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Q&A: Why cutting science is good

As stimulus funds run out and other federal programs take priority over science research and development, academic research programs will soon feel the squeeze, says linkurl:Diane Auer Jones,;http://www.washcampus.edu/index.php?src=gendocs&ref=Diane%20Auer%20Jones&category=Staff%20List CEO of the Washington Campus, a non-profit business leadership and education organization, and former assistant secretary for postsecondary education at the US Department of Education. But the culling of academic

By | May 5, 2010

As stimulus funds run out and other federal programs take priority over science research and development, academic research programs will soon feel the squeeze, says linkurl:Diane Auer Jones,;http://www.washcampus.edu/index.php?src=gendocs&ref=Diane%20Auer%20Jones&category=Staff%20List CEO of the Washington Campus, a non-profit business leadership and education organization, and former assistant secretary for postsecondary education at the US Department of Education. But the culling of academic research programs isn't necessarily a bad thing, she argues in an opinion piece published this week in linkurl:Nature.;http://www.nature.com/nature/index.html
Diane Auer Jones
The expansion of research programs at colleges over the last ten years stretched research funding too thin, writes Jones, hurting faculty, productivity, and especially undergraduate students. This week, Jones took the time to chat with The Scientist about how fewer research programs could help the U.S. re-focus on undergraduate teaching, and what institutions facing research cutbacks should do. The Scientist: As you describe in your article, science funding steadily increased in the U.S. over the last ten years. What happened as a result? Diane Auer Jones: Three administrations in recent history have increased science funding. That was good! I firmly believe a bright future lies with investment in science. But at same time science funding was increasing, state and local budgets were contributing proportionally fewer dollars for higher education. So you had all these university administrators looking to balance their budgets and hearing the message that the [National Institutes of Health] budget was going from $14 billion to $28 billion. They looked at $14 billion worth of opportunity and said, "Man, I want a piece of that." So there was this tremendous investment on university campuses to build facilities to attract good researchers and make that institution more competitive, a way to bring home the bacon. You end up getting a whole new generation of graduate students and PhDs who then wanted to fund their own research careers, and we ended up with more people and more labs competing for research dollars. TS: And what makes that a bad thing? DAJ: Demand significantly outpaced supply, and it became harder to get grants and launch an independent research career. I also think that a number of institutions have lost track of their undergraduate mission, in part because in the scientific community there is a lot of attention paid to hierarchy and rankings, and everyone wants to be at the top of the heap. Data show that at a primarily undergraduate institution, there are a few top-notch students who get to participate in research, but you don't get large participation by most of the undergraduates. And many schools simply layered research responsibilities [on faculty] on top of an already full teaching load. So now you have faculty that are exhausted, still teaching four classes a semester and now running a lab and churning out publications. As assistant secretary, I traveled to all kinds of campuses, and even some campuses located in remote areas with a low-income struggling student population were trying to become research institutions. TS: If research funding dwindles as expected over the next five years, will some schools migrate back to their teaching roots? DAJ: They're going to have to, because the money is not going to be there. The question we have to ask is, do we let everybody compete so that nobody gets enough funding to do anything significant? Or do we focus our research dollars on a smaller number of schools and allow teaching colleges to get back to their mission? Loss of funding is going to happen, so we can either chose to proceed thoughtfully, or just let it happen and clean up the bodies afterward.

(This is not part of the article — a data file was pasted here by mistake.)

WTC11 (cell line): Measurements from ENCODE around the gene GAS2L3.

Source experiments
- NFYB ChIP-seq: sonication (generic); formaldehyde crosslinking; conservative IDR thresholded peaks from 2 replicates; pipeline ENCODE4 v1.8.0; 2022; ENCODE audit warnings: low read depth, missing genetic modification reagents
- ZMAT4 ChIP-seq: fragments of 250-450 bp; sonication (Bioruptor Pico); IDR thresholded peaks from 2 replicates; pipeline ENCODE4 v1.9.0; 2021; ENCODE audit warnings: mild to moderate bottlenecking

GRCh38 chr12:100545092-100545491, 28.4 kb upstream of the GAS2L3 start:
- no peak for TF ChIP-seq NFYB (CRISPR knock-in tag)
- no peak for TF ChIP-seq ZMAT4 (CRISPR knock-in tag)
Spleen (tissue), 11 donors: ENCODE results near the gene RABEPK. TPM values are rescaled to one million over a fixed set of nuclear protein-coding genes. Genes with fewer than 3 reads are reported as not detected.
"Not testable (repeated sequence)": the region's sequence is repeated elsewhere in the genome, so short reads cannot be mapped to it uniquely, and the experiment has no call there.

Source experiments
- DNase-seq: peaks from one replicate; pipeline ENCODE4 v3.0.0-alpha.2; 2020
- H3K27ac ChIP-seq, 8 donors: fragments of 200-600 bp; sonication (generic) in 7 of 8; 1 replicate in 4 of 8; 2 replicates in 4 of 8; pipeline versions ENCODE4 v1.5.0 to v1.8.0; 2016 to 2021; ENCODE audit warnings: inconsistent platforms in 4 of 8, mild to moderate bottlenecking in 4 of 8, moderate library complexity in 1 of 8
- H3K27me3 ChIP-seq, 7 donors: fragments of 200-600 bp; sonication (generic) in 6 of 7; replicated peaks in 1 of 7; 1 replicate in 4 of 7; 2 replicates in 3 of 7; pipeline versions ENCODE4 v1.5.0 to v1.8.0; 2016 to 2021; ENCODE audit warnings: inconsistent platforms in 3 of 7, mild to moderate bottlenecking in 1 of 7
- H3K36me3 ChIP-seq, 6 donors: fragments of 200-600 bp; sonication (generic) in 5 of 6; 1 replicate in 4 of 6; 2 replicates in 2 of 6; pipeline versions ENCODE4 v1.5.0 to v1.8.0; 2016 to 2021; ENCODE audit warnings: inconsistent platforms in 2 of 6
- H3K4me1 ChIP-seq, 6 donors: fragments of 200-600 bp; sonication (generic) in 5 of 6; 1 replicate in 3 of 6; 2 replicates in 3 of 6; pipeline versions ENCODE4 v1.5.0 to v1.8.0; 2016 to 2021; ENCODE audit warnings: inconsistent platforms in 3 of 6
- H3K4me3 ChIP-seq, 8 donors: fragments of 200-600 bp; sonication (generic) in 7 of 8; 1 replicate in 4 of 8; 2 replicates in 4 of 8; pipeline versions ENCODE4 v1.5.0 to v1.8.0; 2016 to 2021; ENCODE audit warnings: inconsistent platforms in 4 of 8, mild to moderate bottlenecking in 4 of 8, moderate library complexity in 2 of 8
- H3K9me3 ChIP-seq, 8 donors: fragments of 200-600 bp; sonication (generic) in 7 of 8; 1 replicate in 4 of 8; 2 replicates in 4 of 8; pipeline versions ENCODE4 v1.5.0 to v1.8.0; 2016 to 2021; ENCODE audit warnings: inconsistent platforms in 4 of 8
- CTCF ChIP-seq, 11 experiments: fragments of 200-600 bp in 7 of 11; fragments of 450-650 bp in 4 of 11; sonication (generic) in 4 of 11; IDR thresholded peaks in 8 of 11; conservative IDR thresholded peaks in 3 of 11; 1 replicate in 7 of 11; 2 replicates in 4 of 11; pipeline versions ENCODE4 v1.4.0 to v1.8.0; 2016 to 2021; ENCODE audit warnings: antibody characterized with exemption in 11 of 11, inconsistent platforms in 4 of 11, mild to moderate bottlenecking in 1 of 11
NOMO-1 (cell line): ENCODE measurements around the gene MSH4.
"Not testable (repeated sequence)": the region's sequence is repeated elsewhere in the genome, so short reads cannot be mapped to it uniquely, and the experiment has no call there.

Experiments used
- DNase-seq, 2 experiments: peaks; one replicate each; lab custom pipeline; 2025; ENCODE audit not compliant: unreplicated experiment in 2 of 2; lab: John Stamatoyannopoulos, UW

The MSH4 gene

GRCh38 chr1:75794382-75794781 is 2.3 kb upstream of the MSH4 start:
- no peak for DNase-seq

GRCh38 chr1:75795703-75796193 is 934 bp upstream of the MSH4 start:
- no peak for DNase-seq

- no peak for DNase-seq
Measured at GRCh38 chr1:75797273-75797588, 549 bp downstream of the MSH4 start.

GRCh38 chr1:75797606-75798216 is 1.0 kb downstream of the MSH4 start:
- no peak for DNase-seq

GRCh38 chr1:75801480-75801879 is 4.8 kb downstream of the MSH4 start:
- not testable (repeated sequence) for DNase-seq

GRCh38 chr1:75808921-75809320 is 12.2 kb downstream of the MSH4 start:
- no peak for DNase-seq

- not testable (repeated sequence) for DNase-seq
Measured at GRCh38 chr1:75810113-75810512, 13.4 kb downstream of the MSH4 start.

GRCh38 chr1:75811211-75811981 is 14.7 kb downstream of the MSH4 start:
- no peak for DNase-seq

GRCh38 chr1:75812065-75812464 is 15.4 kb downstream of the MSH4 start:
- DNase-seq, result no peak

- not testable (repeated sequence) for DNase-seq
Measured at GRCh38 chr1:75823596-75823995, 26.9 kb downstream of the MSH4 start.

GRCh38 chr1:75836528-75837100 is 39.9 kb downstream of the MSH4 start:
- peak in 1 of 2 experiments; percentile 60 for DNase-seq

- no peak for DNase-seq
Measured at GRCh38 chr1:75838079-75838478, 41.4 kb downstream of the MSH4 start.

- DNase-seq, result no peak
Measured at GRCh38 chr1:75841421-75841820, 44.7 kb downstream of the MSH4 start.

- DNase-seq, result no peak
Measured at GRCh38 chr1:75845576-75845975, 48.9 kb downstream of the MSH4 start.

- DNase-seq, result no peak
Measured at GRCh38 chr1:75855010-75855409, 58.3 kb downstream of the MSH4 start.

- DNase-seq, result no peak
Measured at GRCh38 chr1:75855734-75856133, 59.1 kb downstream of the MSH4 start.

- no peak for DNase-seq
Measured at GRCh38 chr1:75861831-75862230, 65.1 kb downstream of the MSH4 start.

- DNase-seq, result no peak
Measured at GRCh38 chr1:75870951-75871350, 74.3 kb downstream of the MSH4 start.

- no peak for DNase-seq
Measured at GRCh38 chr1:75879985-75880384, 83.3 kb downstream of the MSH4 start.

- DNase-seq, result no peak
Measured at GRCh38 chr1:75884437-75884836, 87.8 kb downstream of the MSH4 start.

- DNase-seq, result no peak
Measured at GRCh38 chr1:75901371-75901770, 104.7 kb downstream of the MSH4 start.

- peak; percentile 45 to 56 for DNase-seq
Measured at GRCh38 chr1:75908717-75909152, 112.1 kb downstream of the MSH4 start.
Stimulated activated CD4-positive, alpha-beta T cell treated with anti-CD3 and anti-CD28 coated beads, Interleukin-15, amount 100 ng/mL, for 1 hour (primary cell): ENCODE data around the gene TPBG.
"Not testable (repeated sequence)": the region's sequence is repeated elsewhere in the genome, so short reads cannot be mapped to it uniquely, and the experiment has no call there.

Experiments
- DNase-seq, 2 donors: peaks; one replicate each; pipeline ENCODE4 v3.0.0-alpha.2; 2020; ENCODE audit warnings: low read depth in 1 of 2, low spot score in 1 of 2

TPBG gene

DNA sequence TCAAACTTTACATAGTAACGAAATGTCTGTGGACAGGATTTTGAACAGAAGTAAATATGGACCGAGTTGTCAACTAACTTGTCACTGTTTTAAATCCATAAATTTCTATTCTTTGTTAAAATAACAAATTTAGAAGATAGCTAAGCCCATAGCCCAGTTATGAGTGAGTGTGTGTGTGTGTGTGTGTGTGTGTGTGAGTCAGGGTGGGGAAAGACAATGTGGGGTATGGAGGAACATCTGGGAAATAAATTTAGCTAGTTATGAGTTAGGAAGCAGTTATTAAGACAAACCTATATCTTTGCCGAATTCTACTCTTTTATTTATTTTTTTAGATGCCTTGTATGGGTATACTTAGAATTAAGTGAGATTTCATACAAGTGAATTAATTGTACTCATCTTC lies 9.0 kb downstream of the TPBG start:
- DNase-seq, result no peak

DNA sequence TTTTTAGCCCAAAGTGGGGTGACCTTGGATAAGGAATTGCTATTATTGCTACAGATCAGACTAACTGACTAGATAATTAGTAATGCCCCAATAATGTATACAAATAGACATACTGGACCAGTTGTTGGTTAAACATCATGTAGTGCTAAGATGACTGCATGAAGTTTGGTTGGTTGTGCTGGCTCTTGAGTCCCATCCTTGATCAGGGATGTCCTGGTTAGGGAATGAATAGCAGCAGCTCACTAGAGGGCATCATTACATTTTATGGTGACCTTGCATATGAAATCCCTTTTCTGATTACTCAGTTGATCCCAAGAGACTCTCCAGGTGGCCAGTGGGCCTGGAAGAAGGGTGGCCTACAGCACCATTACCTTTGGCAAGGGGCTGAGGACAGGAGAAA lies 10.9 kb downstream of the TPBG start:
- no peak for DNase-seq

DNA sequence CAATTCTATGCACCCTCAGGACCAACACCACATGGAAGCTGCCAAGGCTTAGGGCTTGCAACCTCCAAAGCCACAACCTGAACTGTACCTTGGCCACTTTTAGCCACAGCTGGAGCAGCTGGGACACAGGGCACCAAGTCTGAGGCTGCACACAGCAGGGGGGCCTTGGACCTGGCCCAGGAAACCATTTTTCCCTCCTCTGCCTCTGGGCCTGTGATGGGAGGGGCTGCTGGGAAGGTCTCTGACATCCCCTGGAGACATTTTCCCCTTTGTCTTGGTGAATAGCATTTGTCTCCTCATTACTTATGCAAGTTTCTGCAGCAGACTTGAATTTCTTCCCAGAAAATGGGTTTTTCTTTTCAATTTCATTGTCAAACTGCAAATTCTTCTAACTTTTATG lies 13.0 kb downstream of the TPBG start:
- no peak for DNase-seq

Students in a science lab
Image: Wikimedia commons,
University of Pittsburgh at Bradford
There's a real elitism in the field, a prowess attached to research papers. Just maybe, with this contraction of funding, we can go back to a time when we actually recognized and valued the importance of undergraduate education and find a way for people to have productive careers as teachers. TS: What are the options for administrations and faculty looking at tightening budgets? DAJ: For those who are at primarily undergraduate institutions, but still wish to participate in research, one idea is to promote joint appointments at research institutions. For students, the National Science Foundation has a wonderful program, Research Experiences for Undergraduates, which funds research universities to host students from non-research institutions for a summer. And certainly some institutions should partner with industry to create opportunities for both students and faculty. But we must also recognize that not every faculty member wants to or should do research, nor can we afford for every student to have a research experience. There's also real value in creating regional research centers where several institutions contribute toward maintaining infrastructure, thus reducing the cost to each. Finally, we should ask the faculty. I have no empirical data, but based on conversations I have with many young faculty, I believe that if you gave them a choice between a research path and a teaching path, and said both would be valued equally, a surprising number would pick the teaching path. I think there are a lot of faculty who would love to have an option that didn't require them to beg for grant money and churn out papers. And those who prefer a research career would probably be delighted to have reduced teaching loads and better access to research funding. This could be a win-win situation for all. D.A. Jones. "Financial pain should focus universities," Nature 465:32-3, 2010.